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Abrasive Blasting: Is it the same as sand blasting?

Sandblasting, bead blasting or abrasive blasting...Is it really the same thing? The short answer is yes! For many years the term sandblasting was used simply because the abrasive choice was sand. Well times have changed! We do not recommend using sand in any of our blasters.

An abrasive blaster works on the principle of high pressure compressed air being used to force a mix of air and fine abrasive through a nozzle. The abrasive particles will quickly remove paint, rust, corrosion, dirt, and discoloration from many different types of surfaces. Just as there are many surfaces to be cleaned there are many different types of abrasive materials that can be used.

Although there are many reasons, we believe there are three important reasons why we do not recommend the use of sand. The first reason is a health and safety concern. Sand contains silica which can cause serious respiratory illnesses. The use of a proper respirator with most abrasives will reduce your health risks. The second reason is due to the high moisture content and the impurities in sand. It can cause equipment blockages and other moisture related problems that can cause premature failure of your blast equipment. The third reason is sand just does not work as well as other abrasives. Sand used once in a blaster turns into a powder and loses its abrasive capabilities. Using the correct abrasive can make the job go quicker and using the right abrasive can give you a more desirable finish to the item you are blasting. Remember, time is money!

When choosing the right abrasive for the job, the size, hardness, mass, sharpness break down rate and reclaim capabilities should be considered.

We have gone as far as taking the words "sand blasting" our of our catalogs and other printed materials. One could argue that sand is plentiful and easy to find. Many users do not know there are other options to sand so they have never invested the time looking for anything else. Larger cities have multiple suppliers of abrasive for blasters. If you open your local phone book and look under sand blasting supplies you may be pleasantly surprised by what you find. For the computer user, a Google search of "abrasive supplies" may be very informative.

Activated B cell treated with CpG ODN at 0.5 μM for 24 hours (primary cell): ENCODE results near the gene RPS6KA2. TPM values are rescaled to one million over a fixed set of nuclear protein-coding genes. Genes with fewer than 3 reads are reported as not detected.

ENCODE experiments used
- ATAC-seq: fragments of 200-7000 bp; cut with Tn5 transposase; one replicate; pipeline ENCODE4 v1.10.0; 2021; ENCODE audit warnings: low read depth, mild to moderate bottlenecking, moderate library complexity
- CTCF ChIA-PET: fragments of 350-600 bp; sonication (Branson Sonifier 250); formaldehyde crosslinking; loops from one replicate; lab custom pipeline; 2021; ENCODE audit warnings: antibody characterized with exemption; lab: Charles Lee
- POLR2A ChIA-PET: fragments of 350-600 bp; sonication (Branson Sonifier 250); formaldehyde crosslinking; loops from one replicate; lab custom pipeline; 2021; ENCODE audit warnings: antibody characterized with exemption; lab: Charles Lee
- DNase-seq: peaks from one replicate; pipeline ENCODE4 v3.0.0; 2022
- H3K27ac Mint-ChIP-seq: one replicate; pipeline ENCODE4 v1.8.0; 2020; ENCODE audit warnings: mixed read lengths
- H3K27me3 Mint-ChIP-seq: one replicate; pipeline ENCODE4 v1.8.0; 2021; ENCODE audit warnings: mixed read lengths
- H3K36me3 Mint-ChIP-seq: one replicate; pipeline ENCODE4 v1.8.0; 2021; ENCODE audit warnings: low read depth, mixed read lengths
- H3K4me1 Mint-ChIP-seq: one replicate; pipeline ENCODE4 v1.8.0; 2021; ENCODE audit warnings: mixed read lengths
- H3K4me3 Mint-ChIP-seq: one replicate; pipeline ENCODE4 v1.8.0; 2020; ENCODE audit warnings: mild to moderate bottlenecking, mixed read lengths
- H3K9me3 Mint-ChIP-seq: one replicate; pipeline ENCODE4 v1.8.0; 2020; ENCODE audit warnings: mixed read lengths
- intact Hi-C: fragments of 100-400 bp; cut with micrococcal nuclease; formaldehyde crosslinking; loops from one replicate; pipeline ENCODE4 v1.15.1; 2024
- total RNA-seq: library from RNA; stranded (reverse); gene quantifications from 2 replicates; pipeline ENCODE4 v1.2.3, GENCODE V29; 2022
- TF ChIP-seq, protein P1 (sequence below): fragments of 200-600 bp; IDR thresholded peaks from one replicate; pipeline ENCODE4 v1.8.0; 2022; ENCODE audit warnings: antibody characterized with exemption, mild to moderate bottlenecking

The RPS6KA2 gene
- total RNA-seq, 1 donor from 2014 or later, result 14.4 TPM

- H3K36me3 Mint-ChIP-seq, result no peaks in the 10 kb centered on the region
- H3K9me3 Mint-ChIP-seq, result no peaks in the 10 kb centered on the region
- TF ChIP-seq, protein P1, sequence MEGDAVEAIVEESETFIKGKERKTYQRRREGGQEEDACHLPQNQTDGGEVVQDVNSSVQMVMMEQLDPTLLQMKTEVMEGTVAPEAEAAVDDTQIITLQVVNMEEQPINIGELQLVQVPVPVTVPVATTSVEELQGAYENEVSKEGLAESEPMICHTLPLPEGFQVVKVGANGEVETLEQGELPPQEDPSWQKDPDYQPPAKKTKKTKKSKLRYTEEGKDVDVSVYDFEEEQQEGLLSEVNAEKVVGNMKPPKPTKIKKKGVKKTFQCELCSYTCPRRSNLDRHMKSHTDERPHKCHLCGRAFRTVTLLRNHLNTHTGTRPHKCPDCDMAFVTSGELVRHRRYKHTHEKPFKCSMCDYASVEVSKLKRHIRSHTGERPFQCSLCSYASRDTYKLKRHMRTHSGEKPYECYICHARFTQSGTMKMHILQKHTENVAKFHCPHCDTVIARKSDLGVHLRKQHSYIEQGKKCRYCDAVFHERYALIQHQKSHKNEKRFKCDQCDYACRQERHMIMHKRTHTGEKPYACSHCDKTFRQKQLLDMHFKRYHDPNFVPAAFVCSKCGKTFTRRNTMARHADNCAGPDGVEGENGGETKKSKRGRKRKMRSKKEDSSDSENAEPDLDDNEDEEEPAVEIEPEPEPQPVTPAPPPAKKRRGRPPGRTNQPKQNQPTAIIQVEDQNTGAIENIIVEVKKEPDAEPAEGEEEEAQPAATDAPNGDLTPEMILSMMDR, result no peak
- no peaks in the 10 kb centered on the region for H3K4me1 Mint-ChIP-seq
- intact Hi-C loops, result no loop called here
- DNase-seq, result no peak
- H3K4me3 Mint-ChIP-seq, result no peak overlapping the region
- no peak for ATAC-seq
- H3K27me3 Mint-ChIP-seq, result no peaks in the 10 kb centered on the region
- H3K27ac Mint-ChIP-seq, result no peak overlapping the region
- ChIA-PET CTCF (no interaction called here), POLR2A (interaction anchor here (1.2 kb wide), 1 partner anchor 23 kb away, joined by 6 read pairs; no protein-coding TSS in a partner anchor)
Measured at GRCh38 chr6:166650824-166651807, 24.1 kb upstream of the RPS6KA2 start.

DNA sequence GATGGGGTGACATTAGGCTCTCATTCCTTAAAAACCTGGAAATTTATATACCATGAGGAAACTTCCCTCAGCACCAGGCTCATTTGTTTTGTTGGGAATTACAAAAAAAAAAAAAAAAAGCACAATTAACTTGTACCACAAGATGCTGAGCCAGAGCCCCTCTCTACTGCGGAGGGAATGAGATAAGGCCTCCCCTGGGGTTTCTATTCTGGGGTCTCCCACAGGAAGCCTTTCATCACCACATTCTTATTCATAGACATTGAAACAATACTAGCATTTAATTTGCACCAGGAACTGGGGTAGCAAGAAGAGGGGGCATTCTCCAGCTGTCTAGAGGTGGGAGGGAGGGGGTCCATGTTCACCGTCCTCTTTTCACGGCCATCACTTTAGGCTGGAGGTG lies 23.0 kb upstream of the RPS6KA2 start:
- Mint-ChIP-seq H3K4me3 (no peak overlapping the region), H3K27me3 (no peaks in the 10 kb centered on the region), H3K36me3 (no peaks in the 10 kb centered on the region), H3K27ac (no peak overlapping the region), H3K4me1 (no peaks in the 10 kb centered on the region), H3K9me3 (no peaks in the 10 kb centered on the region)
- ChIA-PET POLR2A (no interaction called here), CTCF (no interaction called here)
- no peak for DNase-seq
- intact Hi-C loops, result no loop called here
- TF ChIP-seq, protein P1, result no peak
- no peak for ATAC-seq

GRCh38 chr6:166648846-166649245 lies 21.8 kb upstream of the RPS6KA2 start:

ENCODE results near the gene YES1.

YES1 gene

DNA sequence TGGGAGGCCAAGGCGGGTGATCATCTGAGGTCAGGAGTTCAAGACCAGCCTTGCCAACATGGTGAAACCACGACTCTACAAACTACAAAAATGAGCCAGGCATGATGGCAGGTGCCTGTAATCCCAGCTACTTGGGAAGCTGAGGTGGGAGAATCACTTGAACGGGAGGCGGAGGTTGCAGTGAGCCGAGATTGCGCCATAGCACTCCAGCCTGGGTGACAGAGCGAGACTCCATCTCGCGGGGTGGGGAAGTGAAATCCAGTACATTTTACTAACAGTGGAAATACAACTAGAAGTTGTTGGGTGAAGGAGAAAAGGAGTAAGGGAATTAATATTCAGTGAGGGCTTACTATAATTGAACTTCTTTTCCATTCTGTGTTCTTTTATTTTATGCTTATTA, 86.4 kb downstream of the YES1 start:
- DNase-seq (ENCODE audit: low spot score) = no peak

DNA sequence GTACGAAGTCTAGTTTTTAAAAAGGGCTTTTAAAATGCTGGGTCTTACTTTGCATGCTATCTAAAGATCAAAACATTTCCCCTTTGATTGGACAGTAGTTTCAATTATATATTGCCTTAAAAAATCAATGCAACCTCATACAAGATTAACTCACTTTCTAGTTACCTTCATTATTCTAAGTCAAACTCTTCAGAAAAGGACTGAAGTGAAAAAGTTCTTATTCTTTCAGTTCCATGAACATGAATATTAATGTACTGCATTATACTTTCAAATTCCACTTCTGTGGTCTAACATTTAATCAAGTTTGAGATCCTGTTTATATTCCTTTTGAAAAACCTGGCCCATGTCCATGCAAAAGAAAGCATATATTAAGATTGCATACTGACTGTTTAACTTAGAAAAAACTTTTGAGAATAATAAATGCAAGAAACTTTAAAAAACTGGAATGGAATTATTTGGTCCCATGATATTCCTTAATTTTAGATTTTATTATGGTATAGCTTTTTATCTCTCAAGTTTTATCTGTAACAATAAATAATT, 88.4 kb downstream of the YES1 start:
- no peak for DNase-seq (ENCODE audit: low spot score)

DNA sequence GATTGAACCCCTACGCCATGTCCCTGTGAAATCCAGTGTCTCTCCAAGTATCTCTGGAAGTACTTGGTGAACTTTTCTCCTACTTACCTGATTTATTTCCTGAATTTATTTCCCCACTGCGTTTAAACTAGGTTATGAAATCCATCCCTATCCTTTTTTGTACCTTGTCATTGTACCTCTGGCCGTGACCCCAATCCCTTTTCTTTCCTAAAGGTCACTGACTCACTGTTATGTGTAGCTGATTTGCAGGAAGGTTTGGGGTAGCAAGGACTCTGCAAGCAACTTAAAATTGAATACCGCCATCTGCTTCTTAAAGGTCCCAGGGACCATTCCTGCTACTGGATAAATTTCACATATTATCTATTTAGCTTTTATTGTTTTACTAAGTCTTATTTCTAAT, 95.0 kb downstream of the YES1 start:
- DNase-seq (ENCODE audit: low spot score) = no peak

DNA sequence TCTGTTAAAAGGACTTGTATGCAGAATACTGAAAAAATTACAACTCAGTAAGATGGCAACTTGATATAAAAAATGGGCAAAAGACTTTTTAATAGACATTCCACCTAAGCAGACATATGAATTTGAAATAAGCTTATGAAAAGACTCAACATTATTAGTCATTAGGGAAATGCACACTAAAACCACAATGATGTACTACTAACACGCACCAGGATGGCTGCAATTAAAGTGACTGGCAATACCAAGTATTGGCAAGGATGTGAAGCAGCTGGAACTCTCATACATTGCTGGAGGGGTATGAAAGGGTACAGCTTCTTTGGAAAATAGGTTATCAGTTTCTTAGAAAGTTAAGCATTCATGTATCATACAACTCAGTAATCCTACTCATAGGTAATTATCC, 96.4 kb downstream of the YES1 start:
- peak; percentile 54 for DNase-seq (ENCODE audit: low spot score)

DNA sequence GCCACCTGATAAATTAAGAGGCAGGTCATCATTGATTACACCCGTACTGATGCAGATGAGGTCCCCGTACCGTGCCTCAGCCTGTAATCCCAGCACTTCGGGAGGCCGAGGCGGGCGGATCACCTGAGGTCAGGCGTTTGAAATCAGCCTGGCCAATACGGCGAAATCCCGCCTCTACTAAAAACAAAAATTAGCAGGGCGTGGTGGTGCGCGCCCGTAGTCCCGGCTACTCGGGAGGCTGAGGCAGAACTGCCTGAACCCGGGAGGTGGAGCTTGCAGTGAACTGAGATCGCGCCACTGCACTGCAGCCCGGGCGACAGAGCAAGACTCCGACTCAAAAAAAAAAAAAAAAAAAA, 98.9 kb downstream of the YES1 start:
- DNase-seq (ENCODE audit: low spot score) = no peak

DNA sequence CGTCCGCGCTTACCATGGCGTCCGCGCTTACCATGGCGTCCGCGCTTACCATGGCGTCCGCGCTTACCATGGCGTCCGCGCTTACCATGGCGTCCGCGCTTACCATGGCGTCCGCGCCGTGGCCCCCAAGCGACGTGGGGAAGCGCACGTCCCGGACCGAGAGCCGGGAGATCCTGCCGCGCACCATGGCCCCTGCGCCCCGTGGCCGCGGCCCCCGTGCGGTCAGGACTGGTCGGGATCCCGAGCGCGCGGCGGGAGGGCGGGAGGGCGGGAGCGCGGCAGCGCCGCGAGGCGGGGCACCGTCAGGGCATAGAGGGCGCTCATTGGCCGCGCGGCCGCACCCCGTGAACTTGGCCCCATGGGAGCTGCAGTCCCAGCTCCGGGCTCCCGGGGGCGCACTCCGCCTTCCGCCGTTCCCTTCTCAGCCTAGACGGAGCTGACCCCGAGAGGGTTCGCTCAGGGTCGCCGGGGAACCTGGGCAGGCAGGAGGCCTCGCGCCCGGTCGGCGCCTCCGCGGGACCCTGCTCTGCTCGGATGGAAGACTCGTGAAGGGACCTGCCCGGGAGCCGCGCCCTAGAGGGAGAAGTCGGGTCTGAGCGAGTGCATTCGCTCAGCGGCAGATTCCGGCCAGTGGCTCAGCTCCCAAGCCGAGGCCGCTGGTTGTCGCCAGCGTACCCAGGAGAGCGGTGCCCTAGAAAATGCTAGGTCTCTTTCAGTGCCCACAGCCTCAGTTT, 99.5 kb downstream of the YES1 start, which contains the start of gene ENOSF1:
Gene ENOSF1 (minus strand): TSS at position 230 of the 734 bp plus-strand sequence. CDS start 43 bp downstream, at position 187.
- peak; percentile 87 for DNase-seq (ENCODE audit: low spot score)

The following are a few common types of abrasives with some general recommendations for uses.

Coal Slag

  • Used to remove rust, paint and scale from steel
  • Fast cutting and will not collect moisture
  • Economical
Steel Grit
  • Used to remove rust, paint and scale from steel
  • Fast cutting
  • Leaves a smooth finish
Silicone Carbide
  • Used to remove paint and rust
  • Stays sharper longer
  • Popular for glass etching
  • Is generally used in reclaim systems or blast cabinets
Glass Bead
  • Used in general cleaning
  • A very fine materials
  • Is generally used in reclaim systems or blast cabinets
  • Leaves a satin or matte finish
Aluminum Oxide
  • Used in paint removal and general cleaning
  • Is sharper than glass bead and stays sharper longer
  • Is generally used in reclaim systems or blast cabinets
  • Used in glass etching
Walnut Shells
  • Used in cleaning and paint removal on delicate surfaces such as wood
  • Great for removing carbon or paint from aluminum
  • Leaves a very smooth finish
  • Is generally used in reclaim systems or blast cabinets
Plastic Grit
  • Used for removing paint without damaging soft surfaces such as fiberglass
  • Very low dust
  • Used on aircraft parts and boat parts
  • Is generally used in a reclaim system or blast cabinet
Corn Cob
  • Used in cleaning delicate surfaces
  • Popular with the wood crafter
  • Used in cleaning stone and glass

There are many additional abrasives available. Check with your local "sandblasting" or abrasive supplier for the best application.

Have a blast!

ALC Abrasive Blasters
Cleveland, Ohio